Sunday 26 January 2020

Synthesizer Build part-19: CHEAP OSCILLOSCOPE for the synthesizer.

A cheap but good functioning little oscilloscope that you can buy for cheap on eBay and use for your synth.

As a vital addition to my synthesizer I bought this little oscilloscope so I can easily check the signals my synth produces, so I can keep an eye on things and easily check if something is broken. I couldn't include it by giving it its own panel because I had no more room for that in the synthesizer so I decided to make a special holder from aluminium that goes over the case and holds the scope and has a mono 3,5mm input jack to which I can connect a cable from any output I choose.

The scope I bought is the little DSO138 that you can find on eBay or AliExpress or many other sites for around $20 dollars. If you order it, make sure you get it with an acrylic case because the buttons are on a lower PCB than the screen so it's not easy to make your own case for it. You can order acrylic cases for this scope for about $5 dollar.

If you are new to DIY synthesizer building I strongly advise to get one of these!! You are going to need a scope for trouble shooting so get one! If you can, buy a good multi channel digital oscilloscope, a really good one, like the Rigol DS1054Z 4 channel oscilloscope that I use, or a Siglent for instance. But if you can not afford to invest that much, just get this cheap scope. It'll do for 90% of the testing you're going to have to do. For tuning filters and testing VCO's you can't do without one.

Here are some pictures of how I use the scope:

As you can see I used a Banana plug to BNC adapter on the input and then some thick copper wires to the 3,5mm mono jack input. The holder is made from 1.5mm thick aluminium which I had left over and I decorated it with that circle pattern using a Dremel tool because it was scratched. Looks really cool I think. This is an ideal set-up because I can move the scope over almost the full length of the synth so it's never in the way. All the buttons are within easy reach and it is powered from the power supply from the synthesizer itself. There's a little wire coming out of the back of the synth that plugs straight into the scope.
[Edit: Room to move it around? Ha, the next article will take care of that. No more room for anything after that, LOL]

The oscilloscope menu is not very clear and user friendly. The documentation doesn't explain it in depth at all so here is a little explanation of the scope-menu:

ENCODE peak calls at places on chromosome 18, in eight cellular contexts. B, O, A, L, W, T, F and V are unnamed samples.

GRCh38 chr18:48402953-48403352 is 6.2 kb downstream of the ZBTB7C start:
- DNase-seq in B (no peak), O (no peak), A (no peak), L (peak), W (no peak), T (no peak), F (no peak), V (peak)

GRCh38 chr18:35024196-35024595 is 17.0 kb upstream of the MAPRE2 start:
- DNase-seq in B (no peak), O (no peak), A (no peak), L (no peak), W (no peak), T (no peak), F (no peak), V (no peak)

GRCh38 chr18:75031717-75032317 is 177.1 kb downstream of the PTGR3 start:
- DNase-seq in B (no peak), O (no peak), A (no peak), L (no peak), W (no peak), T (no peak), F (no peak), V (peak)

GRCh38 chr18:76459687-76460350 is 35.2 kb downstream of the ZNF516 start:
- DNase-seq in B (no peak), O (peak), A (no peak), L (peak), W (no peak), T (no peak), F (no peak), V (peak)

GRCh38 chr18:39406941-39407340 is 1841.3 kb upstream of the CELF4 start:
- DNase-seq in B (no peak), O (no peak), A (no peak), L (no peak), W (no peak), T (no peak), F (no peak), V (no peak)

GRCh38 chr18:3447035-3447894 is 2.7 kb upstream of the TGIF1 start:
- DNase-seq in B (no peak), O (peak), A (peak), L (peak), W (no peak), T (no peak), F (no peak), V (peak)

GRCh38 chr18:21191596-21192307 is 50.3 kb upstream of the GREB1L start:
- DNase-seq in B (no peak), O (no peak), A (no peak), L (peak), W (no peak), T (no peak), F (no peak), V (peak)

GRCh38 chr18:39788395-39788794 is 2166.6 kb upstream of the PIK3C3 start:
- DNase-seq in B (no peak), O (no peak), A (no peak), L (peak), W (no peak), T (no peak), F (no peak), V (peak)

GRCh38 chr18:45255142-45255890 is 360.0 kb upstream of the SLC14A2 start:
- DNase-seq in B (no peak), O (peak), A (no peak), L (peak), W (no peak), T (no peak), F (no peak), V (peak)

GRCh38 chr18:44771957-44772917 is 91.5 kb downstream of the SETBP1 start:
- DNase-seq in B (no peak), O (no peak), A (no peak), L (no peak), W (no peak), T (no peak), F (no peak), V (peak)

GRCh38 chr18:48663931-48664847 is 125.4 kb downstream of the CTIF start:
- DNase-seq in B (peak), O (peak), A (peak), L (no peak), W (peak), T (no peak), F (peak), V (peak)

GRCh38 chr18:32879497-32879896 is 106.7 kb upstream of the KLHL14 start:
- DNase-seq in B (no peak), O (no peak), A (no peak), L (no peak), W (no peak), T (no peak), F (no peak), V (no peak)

Use the  [SEL] (select) button to go between the different options. There's no need to confirm settings with the OK button.
The option you selected will have a square around them, at the bottom of the screen, but there are a few options that are hidden from normal view. I'll explain those here:
With the 'trigger slope' selected, press [SEL] one more time to change the trigger level. You can see it rise or fall by the little arrow on the right side of the screen. (Use + or - to move it up or down.)
With the 'trigger slope' selected, press [SEL] two more times to change the zero level. This changes the position of the waveform on the screen up or down. (Use + or - to move it up or down.)
To display all the parameters like frequency, voltages, duty cycle, etc. long press the [OK] button (the top button) and the text display will turn on. At the same time the 'Hold' function will engage so you'll have to short press the 'OK' button again to get the scope running again. Long press again to turn the text display off and then short press 'OK' again to turn the waveform display on again.

The scope is delivered with lots of documentation to show you the different modes for triggering and what all the switches are for so I'm not going to go into that here. If you have any questions about this scope you can always put them in the comments below and I will answer them for you as far as I can.

Recently I also took delivery of an other small scope, the FNIRSI-138 Pro. This is a little square scope, very much like the one we discussed earlier but this one has a battery on board. The accompanying documentation says it will last you about 4 hours on a full charge. It comes with a BNC to Alligator clips probe and a short USB-C cable and a printed quick start manual in English and Chinese.